You often call your work “irrational, irresponsible, useless”, lacking of any political message. Is there an actual purpose to your massive installations?

To me, art means to model living pieces of creativity to be experienced by an audience. We create joy and beauty, for both our own sake and that of the people who connects with our work.

Why did you choose the Iseo Lake for your latest installation in Italy? 

We first came up with the idea of a modular floating dock system back in 1970. Argentina was the first selected location (but didn’t happen in the end), and then when Japan came, but we couldn’t find a common ground. I have been taking so many paths which all proved to be dead ends, and when my 80 candles came to a close I quickly realised that – unless I found the right site quickly – I could be dead before seeing the artwork coming to life. I went location hunting to Italy with a few collaborators of mine, and the Iseo Lake unravelled before our eyes. It was the most inspiring location, and from then on everything was smooth.

In your works you have bene using vibrant colour palettes, see the yellow pathway on the Iseo Lake, and the luminous pink tone of the Surrounded Islands in 1980s. You occasionally went for white, as well. Is there a specific reason for that?

Colour is a crucial element, and its use depends on a keen evaluation of the chosen location, the potential contrast with the landscape’s palette, and the season. As for The Floating Piers, the shimmering yellow fabric went hand in hand with the reflections in water, hence taking on tirelessly varying nuances which ranged from gold to red. Fabric is the name of the game: a delicate and sensual material which embody my artwork’s temporary and volatile existence.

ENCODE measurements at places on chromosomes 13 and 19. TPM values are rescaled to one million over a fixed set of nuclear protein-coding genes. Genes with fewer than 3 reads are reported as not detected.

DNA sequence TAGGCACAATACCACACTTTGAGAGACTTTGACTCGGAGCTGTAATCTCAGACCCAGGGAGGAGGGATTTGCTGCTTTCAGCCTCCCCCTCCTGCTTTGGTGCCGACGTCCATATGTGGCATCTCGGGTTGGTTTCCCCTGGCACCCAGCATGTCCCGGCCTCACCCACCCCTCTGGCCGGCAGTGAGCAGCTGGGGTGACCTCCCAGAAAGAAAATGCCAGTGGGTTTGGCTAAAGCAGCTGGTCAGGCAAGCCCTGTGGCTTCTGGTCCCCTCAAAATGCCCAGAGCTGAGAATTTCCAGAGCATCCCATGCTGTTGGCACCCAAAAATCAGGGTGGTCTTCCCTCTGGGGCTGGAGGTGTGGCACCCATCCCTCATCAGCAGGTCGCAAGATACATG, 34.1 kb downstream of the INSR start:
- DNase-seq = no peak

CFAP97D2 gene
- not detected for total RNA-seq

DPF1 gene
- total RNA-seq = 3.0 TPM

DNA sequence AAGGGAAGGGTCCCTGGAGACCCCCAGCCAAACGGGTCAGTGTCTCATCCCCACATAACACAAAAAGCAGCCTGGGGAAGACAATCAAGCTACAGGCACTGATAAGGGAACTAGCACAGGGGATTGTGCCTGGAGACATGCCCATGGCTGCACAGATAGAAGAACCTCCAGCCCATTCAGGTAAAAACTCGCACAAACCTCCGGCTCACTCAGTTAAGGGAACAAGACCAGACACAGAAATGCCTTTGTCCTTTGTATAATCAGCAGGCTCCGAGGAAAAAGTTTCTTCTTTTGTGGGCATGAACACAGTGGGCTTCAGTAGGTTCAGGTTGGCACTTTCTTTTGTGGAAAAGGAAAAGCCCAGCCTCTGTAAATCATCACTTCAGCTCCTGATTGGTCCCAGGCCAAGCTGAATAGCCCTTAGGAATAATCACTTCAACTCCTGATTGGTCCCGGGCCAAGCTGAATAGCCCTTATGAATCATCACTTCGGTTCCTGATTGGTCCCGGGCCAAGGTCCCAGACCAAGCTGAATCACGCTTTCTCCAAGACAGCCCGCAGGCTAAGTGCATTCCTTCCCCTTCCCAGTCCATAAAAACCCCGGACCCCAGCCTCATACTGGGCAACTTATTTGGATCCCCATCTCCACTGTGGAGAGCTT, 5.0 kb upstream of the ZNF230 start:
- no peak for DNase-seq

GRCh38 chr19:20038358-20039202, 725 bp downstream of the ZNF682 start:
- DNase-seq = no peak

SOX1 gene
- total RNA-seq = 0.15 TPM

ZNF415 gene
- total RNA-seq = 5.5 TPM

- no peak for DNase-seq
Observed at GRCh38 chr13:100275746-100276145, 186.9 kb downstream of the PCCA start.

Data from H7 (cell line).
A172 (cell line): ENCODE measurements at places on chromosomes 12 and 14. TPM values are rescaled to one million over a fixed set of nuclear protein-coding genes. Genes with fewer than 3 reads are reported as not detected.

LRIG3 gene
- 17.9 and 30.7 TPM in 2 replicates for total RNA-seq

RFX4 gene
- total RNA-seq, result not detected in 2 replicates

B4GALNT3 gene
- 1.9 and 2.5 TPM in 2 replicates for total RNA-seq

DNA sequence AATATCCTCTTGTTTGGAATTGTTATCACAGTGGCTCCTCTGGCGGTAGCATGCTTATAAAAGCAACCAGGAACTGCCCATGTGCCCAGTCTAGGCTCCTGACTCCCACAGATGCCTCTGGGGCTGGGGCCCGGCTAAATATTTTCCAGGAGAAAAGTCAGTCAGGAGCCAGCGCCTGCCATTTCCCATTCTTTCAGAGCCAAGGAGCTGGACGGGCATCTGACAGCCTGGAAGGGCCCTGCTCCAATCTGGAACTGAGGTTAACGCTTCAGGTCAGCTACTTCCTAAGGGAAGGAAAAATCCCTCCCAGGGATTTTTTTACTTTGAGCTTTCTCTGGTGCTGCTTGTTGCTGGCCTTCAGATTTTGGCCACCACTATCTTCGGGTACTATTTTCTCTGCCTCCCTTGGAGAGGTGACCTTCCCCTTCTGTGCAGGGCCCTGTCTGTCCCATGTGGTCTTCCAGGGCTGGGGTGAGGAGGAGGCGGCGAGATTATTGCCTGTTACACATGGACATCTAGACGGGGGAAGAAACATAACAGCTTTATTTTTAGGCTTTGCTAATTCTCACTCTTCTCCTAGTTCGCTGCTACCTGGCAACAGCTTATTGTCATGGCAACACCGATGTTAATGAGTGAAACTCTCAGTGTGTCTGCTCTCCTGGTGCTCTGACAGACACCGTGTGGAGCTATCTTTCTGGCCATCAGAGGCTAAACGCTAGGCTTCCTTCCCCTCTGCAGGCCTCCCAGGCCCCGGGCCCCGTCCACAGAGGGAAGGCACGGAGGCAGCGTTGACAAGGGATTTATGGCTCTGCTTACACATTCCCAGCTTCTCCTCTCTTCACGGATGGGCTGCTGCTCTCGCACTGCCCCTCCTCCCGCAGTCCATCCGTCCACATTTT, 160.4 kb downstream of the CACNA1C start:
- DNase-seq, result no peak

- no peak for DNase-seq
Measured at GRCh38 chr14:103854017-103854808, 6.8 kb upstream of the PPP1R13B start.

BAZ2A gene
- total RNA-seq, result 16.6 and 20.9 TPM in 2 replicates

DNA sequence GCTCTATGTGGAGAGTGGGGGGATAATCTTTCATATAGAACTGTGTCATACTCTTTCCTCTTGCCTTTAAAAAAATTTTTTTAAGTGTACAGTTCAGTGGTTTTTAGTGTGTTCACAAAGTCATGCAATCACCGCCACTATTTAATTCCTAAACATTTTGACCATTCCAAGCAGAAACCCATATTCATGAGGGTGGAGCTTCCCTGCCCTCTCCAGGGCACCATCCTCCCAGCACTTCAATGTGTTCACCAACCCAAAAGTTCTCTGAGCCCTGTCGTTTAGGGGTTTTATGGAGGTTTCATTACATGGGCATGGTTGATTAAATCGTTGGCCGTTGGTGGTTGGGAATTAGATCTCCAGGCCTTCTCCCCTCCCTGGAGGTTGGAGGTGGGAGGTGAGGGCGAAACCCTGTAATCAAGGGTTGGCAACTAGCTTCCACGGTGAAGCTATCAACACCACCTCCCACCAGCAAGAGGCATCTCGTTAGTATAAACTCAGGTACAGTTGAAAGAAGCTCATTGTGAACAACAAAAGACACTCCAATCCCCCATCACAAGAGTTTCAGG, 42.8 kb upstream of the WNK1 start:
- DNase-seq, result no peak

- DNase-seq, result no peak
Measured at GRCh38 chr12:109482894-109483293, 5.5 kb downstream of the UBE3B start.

You have always raised funds to finance your monumental works by selling the preparatory drawings, paintings, models and collages to collectors and dealers. Why?

Freedom is vital to me. To have the privilege to conceive and pay for my own works without accounting to anybody is the greatest pleasure. 

What was the role of Jeanne-Claude in your life and work?

We were born the same day of the same year. She was the critical side of my work. She used to question my decisions down to the last detail and explore any possible solution. I deeply miss her both privately and professionally, but I keep working also in her name. 

What about your next London project this Spring?

I am currently working on the Mastaba project in London, with Hyde Park’s Serpentine Lake to provide the location (the work will be inaugurated concurrently with a retrospective expo on the artist due to take place at the Serpentine Galleries from 20th June to 9th September, 2018). A smaller version of the permanent one soon to be realised in Abu Dhabi, it will be made up of 7,506 oil barrels painted red, white, and blue to symbolise the Union Jack, along with mauve which I think is very royal. 

www.christojeanneclaude.net

www.brafa.art

 

 


by Paola Testoni / 9 February 2018